Through October 8, NYC natives and out of town visitors, have the pleasure of seeing Sukkahs like they’ve never seen them before just in time for the Succot holiday. In one of the largest Sukkah projects in the city, the Marlene Meyerson JCC Manhattan and JCC Harlem are presenting five artist-created sukkahs, ten public sukkah-related programs, and open hours for the community to bring their own meals and enjoy this unique gathering.
One of the presenting artists, Avner Sher, is one of Israel’s most successful commercial architects. “His incredible sukkah project, which explores the intercultural encounters taking place in Jerusalem’s Old City as a crossroads between geography, history, art, reality, truth, and fantasy,” said Megan Whitman, director of The Lambert Center for Arts + Ideas at the JCC. Megan and the rest of her team at the JCC recognized that this holiday, which includes a temporary outdoor structures made of natural materials, is the perfect opportunity to turn basic materials into works of art. “The large-scale sukkah is contemporary in design, with its gorgeous artistic elements, but is still a traditional, kosher space to observe the harvest holiday,” the director added.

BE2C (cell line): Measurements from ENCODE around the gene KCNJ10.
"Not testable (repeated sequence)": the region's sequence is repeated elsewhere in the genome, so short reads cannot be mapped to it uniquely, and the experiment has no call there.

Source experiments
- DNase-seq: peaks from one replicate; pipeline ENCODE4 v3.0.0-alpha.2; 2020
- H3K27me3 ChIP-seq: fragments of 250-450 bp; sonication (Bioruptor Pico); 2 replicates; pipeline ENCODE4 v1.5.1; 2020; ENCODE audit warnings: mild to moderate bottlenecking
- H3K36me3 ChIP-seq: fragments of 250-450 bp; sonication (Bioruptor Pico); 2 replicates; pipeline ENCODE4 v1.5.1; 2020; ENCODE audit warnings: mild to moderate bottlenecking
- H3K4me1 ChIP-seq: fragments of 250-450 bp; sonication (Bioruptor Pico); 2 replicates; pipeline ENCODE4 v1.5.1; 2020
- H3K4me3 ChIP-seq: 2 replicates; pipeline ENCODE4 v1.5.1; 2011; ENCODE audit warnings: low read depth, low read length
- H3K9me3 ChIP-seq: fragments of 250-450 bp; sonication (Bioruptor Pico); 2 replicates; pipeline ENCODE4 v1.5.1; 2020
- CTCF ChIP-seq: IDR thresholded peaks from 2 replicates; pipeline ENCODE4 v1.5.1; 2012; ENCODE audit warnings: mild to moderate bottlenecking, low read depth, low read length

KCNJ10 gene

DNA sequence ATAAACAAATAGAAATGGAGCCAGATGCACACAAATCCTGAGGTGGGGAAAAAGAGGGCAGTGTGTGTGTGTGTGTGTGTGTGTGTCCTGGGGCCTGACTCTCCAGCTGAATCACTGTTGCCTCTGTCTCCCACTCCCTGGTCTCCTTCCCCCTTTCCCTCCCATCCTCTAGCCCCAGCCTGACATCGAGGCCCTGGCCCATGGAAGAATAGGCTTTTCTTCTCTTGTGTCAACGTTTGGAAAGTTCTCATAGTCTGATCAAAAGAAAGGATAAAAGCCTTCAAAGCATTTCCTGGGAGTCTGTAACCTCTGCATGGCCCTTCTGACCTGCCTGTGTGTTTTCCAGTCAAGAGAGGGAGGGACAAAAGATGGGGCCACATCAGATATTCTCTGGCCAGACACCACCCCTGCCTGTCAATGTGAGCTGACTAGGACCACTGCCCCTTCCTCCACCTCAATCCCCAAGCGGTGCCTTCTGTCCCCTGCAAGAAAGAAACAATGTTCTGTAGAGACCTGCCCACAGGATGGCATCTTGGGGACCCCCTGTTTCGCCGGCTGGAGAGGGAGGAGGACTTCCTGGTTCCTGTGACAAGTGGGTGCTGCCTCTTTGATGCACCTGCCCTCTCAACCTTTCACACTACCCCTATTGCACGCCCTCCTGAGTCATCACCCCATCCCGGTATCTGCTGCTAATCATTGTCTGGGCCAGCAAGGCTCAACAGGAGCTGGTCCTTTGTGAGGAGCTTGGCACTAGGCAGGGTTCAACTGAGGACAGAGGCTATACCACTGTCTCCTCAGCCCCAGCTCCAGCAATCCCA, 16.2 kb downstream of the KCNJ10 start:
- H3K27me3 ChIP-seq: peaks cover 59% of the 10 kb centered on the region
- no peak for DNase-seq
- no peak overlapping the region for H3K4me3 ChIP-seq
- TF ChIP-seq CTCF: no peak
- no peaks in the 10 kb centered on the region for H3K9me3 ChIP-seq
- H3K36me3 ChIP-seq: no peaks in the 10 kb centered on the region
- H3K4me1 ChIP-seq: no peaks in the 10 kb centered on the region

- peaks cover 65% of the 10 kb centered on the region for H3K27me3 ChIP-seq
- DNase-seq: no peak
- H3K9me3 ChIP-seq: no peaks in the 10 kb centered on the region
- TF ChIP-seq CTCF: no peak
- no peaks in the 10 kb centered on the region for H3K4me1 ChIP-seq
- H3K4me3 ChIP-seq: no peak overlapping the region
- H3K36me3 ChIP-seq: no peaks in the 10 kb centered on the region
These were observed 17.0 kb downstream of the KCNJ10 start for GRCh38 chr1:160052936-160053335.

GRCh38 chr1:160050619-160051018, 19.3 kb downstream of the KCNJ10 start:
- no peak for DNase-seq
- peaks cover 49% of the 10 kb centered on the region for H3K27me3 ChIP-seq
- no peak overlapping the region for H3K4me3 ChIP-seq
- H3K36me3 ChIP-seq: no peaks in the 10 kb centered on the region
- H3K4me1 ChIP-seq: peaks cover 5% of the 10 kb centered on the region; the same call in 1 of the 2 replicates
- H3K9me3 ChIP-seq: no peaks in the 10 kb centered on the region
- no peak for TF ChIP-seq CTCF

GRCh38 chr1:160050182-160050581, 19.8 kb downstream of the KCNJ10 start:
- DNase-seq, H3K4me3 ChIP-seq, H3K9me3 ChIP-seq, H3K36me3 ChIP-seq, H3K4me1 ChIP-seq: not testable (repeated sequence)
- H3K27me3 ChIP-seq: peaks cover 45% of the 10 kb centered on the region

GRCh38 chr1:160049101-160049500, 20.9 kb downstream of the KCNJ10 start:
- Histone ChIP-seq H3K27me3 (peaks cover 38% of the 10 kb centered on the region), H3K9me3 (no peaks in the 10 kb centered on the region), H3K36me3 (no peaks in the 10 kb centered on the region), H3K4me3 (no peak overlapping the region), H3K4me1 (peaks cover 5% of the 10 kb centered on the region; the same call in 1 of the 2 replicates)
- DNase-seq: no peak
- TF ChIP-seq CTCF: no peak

Sher’s Sukkah project, titled “Jerusalem 950m2 (quarter acre) Alternate Topographies”, is mostly made from a cork tree that was peeled off the trunk every 9 years. Cork, in its essence, represents a renewal process the way Jerusalem, too, was renewed from what it once was and what it could have been. This masterpiece can be viewed on Amsterdam Avenue’s sidewalk in front of the JCC on the Upper West Side through October 8. Overall, his project was introduced as part of the Jerusalem Biennale 2017, where the creative architect built a large scale Sukkah on the western porch of the Tower of David Museum.
Additionally, artist V. Cybil Charlier from Art in Flux— a Harlem arts initiative that creates opportunities for artists by reclaiming underutilized and unique spaces for art — will showcase an Antilles architecture-inspired Sukkah. Think countryside-Caribbean-islands meets wooden-designed-gingerbread-houses. “The architecture syncretism of the piece brings attention to the often overlooked Jewish population of the Caribbean archipelago and simultaneously questions how a traditional structure as the sukkah may be affected by the cultural presence of such populations in New York.” Meg Sullivan, director of JCC Harlem, explains that this exhibition will question “who is a stranger?” and how to create a more open, inclusive space for all.